The 1930 census enumerated Adlore (40 years old), Ellen (41 years old) and their 10 surviving children living at their home on 4th Street.  Adlore is listed as being in the oil company industry.  The children are: George (20 years old), Charles (18 years old), Florence (12 years old), Richard (10 years old), Mona (8 years old), Leona (6 years old), Jack (5 years old), Marguerite (3 years old), Gordy (1 year old) and Anna Mae (13 days old).  The oldest son George is shown as being in the oil company industry as a truck driver.17  I assume he was delivering fuel for White Bear Oil Company.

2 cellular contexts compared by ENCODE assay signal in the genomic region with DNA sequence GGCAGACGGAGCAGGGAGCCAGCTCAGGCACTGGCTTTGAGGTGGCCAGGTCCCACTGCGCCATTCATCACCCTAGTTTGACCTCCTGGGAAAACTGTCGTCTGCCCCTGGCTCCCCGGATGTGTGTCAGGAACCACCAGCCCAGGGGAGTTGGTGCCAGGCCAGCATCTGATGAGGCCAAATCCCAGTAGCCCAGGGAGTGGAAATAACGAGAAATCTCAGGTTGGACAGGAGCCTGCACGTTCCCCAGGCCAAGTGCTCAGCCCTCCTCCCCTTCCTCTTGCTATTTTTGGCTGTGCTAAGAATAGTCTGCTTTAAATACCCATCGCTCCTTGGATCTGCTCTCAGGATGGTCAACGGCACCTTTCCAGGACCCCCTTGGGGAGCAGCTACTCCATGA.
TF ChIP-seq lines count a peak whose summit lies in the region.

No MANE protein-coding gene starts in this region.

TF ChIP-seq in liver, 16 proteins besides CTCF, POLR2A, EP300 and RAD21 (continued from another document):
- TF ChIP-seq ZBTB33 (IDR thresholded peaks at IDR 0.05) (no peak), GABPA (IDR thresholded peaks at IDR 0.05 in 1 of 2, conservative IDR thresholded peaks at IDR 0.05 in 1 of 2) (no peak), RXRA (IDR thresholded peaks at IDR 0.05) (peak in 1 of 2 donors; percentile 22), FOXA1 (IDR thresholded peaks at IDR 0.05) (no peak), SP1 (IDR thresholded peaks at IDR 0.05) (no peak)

Later in 1930 Adlore took his last leave of absence (July 7 –October 9) from his railroad job.18  Afterward he returned to work only to resign from his job on October 18, 1930.19  He had worked for the railroad for 21 years.  White Bear Oil Company now had enough business that Adlore could give it his full attention.  He had plans for its growth.